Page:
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Sarah Crawford, Director of Workplace Fairness

From the desk of ... Sarah Crawford

Yahoo Sets an Example by Hiring a Pregnant CEO, But There's More to the Story for Working Mothers

July 18, 2012 | Work and Family | Workplace Fairness

Ever since the news broke this week that Yahoo has hired Marissa Mayer to be its new chief executive officer, the media has been abuzz about the fact that she'll be the first-ever pregnant CEO of a Fortune 500 company. It seems Yahoo leaders had no concerns about Mayer being six months pregnant when they offered her the job, setting a promising example for employers across the country.

The news is great for Mayer as a woman and a mother and, we hope, good for the company too. It's encouraging to see a pregnant woman, who will soon be a working mom, in that kind of position. She is now one of only 19 female CEOs in the Fortune 500. But we know that not all employers have adopted such "evolved thinking" (as Mayer described it) when it comes to pregnant workers or the family friendly policies they need.

Despite the fact that the Pregnancy Discrimination Act was passed in 1978 to end blatant discrimination against pregnant women in the workplace, pregnancy discrimination claims are on the rise. They have increased by 35 percent in the past decade, often because employers do not make minor accommodations for pregnant workers, even though they regularly make minor accommodations for workers who have had heart attacks or other health issues.

For those pregnant workers who do get a fair shot, like Mayer, too many struggle tremendously after their child arrives because most employers haven't adopted family friendly workplace policies that enable new parents to take the time they need for their own health and the health of their children. Even Mayer admits she will be working through the short three weeks of leave she plans to take after her child is born. Three weeks may be Mayer's choice, and that is OK; women need to be able to do what is right for them. But many women need or want more and don't have that option.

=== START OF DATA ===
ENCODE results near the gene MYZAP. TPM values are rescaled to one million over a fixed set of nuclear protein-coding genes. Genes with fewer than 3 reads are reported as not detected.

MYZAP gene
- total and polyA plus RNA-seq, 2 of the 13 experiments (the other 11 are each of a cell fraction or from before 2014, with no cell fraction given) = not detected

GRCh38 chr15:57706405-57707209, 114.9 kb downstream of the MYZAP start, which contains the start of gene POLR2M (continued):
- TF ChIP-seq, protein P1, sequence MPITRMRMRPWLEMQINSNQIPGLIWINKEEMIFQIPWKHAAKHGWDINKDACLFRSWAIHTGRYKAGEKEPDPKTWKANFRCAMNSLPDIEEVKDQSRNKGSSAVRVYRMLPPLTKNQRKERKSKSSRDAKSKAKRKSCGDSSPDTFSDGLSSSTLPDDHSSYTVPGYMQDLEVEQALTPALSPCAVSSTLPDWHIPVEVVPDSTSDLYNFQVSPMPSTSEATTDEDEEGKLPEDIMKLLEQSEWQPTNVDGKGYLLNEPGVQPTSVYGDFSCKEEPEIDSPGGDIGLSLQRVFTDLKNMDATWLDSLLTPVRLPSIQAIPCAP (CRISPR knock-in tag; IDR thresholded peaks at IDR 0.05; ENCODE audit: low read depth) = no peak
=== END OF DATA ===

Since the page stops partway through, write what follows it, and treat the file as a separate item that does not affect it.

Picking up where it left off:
Mayer is in the rare minority (11 percent) of private sector workers who have access to paid leave through their employers. Most depend on the up to 12 weeks of unpaid leave provided through the federal Family and Medical Leave Act (FMLA), but more than half of the workforce isn't even eligible for that. Millions who are eligible under the FMLA can't afford to take the unpaid leave it provides. That puts the majority of working parents in an untenable situation of having to constantly choose between work and family.

That's why efforts to ensure family friendly workplaces and curb pregnancy discrimination are so important. The Pregnant Workers Fairness Act would effectively prevent employers from forcing pregnant women out of the workplace and help ensure they provide reasonable accommodations to women who want to continue working. The Healthy Families Act would guarantee workers the right to earn paid sick days to use to recover from illness or care for a child. And a proposal for a federal paid leave insurance program currently being developed in Congress would make it possible for all workers to receive a portion of their pay when they need to take leave for the arrival of a new child or to deal with a serious illness.

Marissa Mayer is fortunate to have an opportunity and choices many mothers do not. She will be able to afford high-quality child care, and she will almost certainly receive pay while on leave and paid sick days to care for her child. Yahoo has set an example by choosing to hire Mayer based on her merits. With Mayer at the helm, we hope that Yahoo aims to set an example as a family friendly employer in every sense to set the pace for other companies and motivate lawmakers who are far behind in adopting the policies working families need.


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